Monday, April 25, 2016

More Americans depend entirely on wireless and mobile for their online experience, dispensing with cable and even PC's


Americans are gradually abandoning wired Internet, according to a major story in the Washington Post by Brian Fung today, Monday, April 25, 2016, p. A12
 
One of the biggest reasons is cost.  Another is vulnerability.  Hardwired connections are more vulnerable to disruption due to storms or other incidents in an area.  But generally mobile connections have data limits, even though speeds are rapidly improving. Another problem is that some of the best plans (as far as possible unlimited data is concerned) apply in limited geographical areas or require several devices.

I still think the telecomm industry needs more incentive to do something about this problem.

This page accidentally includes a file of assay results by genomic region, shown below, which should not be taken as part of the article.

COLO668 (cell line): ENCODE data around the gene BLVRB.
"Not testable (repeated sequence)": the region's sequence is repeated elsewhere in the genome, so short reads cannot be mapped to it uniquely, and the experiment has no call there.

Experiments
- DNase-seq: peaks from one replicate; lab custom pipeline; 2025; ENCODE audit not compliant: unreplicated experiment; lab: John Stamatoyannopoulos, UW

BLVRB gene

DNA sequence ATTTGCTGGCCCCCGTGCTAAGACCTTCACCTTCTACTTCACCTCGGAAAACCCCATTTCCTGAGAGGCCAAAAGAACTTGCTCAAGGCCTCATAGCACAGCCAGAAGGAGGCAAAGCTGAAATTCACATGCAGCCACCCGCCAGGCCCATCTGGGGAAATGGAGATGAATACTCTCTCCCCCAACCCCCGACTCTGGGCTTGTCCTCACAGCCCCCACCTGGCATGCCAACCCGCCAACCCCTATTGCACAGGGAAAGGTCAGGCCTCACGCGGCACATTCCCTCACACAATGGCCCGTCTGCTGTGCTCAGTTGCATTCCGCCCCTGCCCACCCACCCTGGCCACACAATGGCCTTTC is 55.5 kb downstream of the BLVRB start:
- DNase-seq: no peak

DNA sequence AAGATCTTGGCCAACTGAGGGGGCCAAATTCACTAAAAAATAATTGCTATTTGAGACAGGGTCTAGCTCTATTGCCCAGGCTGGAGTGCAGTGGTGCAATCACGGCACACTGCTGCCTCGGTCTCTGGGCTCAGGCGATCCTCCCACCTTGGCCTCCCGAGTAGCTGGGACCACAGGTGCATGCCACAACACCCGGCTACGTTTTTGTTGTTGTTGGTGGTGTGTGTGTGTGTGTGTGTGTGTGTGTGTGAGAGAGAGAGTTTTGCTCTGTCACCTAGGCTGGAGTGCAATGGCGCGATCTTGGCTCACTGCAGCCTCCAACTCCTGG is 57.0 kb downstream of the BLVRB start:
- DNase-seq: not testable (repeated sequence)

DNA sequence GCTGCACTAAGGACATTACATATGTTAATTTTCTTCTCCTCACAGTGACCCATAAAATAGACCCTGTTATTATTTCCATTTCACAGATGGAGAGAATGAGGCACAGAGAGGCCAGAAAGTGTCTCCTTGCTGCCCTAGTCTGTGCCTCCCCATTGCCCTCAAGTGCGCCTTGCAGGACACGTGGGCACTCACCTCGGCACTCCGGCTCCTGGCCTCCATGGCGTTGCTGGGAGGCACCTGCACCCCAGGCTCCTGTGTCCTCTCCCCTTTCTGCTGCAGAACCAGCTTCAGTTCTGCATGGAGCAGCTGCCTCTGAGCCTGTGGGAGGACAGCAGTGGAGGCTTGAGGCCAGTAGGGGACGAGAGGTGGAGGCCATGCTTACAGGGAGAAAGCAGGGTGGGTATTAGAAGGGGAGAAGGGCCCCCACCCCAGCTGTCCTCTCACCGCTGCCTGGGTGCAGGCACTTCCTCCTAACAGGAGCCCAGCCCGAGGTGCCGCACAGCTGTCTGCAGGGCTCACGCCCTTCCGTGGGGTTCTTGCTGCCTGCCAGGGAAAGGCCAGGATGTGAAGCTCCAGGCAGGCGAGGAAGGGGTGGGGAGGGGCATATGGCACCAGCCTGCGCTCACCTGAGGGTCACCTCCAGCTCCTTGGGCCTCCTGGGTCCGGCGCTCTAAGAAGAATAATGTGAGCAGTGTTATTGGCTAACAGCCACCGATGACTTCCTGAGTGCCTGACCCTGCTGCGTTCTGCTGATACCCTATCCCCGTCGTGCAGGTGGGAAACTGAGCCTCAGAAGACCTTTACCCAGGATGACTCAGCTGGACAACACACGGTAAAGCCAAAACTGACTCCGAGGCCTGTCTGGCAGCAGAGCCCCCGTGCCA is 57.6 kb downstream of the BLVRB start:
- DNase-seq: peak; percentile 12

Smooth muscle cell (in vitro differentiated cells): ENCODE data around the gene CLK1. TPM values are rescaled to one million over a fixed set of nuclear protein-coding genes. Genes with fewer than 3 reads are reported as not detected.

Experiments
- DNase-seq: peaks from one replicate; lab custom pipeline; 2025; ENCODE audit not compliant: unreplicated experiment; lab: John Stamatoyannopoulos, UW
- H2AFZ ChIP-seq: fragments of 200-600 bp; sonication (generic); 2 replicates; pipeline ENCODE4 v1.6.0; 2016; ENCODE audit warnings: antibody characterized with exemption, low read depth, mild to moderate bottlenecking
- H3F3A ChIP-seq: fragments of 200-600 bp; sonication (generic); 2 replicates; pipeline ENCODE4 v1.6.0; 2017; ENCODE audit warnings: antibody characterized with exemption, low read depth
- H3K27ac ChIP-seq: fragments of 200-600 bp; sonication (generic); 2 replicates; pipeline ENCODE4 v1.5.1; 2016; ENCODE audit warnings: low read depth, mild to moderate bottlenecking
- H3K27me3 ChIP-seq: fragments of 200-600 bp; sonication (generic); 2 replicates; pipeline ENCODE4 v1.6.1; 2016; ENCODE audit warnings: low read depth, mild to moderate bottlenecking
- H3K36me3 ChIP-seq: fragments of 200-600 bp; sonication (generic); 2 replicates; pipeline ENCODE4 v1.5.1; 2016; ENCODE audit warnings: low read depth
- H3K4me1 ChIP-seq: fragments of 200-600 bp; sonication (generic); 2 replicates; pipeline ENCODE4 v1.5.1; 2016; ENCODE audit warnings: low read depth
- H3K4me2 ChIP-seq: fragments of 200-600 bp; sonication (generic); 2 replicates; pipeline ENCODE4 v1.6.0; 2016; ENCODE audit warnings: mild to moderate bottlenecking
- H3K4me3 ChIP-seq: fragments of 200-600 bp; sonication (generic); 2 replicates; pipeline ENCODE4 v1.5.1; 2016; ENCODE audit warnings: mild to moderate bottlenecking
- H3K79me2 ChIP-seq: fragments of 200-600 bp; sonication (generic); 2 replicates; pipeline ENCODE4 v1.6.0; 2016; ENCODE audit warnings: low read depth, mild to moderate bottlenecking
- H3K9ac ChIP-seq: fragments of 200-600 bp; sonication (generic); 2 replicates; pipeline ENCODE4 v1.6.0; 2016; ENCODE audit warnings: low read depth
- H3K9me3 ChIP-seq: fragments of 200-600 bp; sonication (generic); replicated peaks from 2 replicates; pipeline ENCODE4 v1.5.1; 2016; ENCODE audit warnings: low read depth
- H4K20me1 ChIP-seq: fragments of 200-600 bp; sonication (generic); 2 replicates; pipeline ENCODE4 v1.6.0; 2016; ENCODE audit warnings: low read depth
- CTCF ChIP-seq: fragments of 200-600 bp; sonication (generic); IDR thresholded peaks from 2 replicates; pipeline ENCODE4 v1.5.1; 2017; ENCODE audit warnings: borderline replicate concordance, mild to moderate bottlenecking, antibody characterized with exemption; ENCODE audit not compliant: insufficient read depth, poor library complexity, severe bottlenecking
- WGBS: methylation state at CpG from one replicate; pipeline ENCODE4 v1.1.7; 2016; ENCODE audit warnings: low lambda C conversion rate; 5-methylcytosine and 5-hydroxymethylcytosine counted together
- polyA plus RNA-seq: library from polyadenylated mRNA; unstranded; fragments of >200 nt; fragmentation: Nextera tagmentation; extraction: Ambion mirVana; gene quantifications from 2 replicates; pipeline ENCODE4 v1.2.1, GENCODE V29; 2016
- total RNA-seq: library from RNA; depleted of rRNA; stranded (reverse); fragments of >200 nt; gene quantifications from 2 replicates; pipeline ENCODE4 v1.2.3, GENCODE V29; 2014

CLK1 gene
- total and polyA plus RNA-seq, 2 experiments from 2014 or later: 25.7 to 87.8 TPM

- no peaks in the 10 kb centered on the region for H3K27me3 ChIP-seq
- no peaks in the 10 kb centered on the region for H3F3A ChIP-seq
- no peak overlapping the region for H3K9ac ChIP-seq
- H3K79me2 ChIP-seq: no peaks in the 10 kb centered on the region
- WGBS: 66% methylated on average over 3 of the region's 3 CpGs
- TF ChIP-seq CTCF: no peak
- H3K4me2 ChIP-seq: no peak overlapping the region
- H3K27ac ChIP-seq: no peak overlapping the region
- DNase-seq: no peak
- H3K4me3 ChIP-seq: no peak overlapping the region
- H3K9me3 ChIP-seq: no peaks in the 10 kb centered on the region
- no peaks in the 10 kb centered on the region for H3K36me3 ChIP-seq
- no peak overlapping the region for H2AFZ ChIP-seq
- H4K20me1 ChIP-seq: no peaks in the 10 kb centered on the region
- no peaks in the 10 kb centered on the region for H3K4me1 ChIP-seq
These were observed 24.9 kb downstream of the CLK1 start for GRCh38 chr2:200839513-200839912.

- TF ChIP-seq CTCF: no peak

But the article seems to suggest that more customers are satisfied to limit most of their experience to mobile devices, rather than PC’s, which are not always adequate for production and consumption of more complex content (although we’re seeing people read more books on tablets as well as Kindles). A mobile screen is not as effective for video as a large home plasma TV or even a large PC monitor.

Quentin Hardy and Mike Isaac have a New York Times article Monday April 25, 2016, p. B1, “Facebook’s plan for cheap, Global access” which will put pressure on hardware manufacturers to serve customers in developing countries.

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